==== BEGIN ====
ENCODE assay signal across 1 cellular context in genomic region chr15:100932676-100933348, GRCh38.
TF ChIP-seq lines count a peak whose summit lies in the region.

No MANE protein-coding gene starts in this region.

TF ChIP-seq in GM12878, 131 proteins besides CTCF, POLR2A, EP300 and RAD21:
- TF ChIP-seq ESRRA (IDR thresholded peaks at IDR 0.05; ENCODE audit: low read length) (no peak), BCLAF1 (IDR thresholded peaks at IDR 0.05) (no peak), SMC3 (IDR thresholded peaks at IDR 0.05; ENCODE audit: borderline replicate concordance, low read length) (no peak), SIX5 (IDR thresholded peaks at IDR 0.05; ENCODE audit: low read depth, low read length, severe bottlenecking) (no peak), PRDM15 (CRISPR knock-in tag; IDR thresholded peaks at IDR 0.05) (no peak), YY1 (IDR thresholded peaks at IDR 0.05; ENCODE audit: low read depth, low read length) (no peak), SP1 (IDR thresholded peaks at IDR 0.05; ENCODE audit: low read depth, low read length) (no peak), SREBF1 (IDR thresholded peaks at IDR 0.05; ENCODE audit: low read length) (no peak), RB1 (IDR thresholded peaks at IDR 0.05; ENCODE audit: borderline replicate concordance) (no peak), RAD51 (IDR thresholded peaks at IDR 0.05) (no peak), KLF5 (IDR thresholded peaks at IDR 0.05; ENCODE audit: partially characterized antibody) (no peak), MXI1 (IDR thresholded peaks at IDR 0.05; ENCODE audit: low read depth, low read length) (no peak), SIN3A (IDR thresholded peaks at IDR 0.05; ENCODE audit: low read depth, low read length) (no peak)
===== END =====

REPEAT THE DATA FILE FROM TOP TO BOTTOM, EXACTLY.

ENCODE assay signal across 1 cellular context in genomic region chr15:100932676-100933348, GRCh38.
TF ChIP-seq lines count a peak whose summit lies in the region.

No MANE protein-coding gene starts in this region.

TF ChIP-seq in GM12878, 131 proteins besides CTCF, POLR2A, EP300 and RAD21:
- TF ChIP-seq ESRRA (IDR thresholded peaks at IDR 0.05; ENCODE audit: low read length) (no peak), BCLAF1 (IDR thresholded peaks at IDR 0.05) (no peak), SMC3 (IDR thresholded peaks at IDR 0.05; ENCODE audit: borderline replicate concordance, low read length) (no peak), SIX5 (IDR thresholded peaks at IDR 0.05; ENCODE audit: low read depth, low read length, severe bottlenecking) (no peak), PRDM15 (CRISPR knock-in tag; IDR thresholded peaks at IDR 0.05) (no peak), YY1 (IDR thresholded peaks at IDR 0.05; ENCODE audit: low read depth, low read length) (no peak), SP1 (IDR thresholded peaks at IDR 0.05; ENCODE audit: low read depth, low read length) (no peak), SREBF1 (IDR thresholded peaks at IDR 0.05; ENCODE audit: low read length) (no peak), RB1 (IDR thresholded peaks at IDR 0.05; ENCODE audit: borderline replicate concordance) (no peak), RAD51 (IDR thresholded peaks at IDR 0.05) (no peak), KLF5 (IDR thresholded peaks at IDR 0.05; ENCODE audit: partially characterized antibody) (no peak), MXI1 (IDR thresholded peaks at IDR 0.05; ENCODE audit: low read depth, low read length) (no peak), SIN3A (IDR thresholded peaks at IDR 0.05; ENCODE audit: low read depth, low read length) (no peak)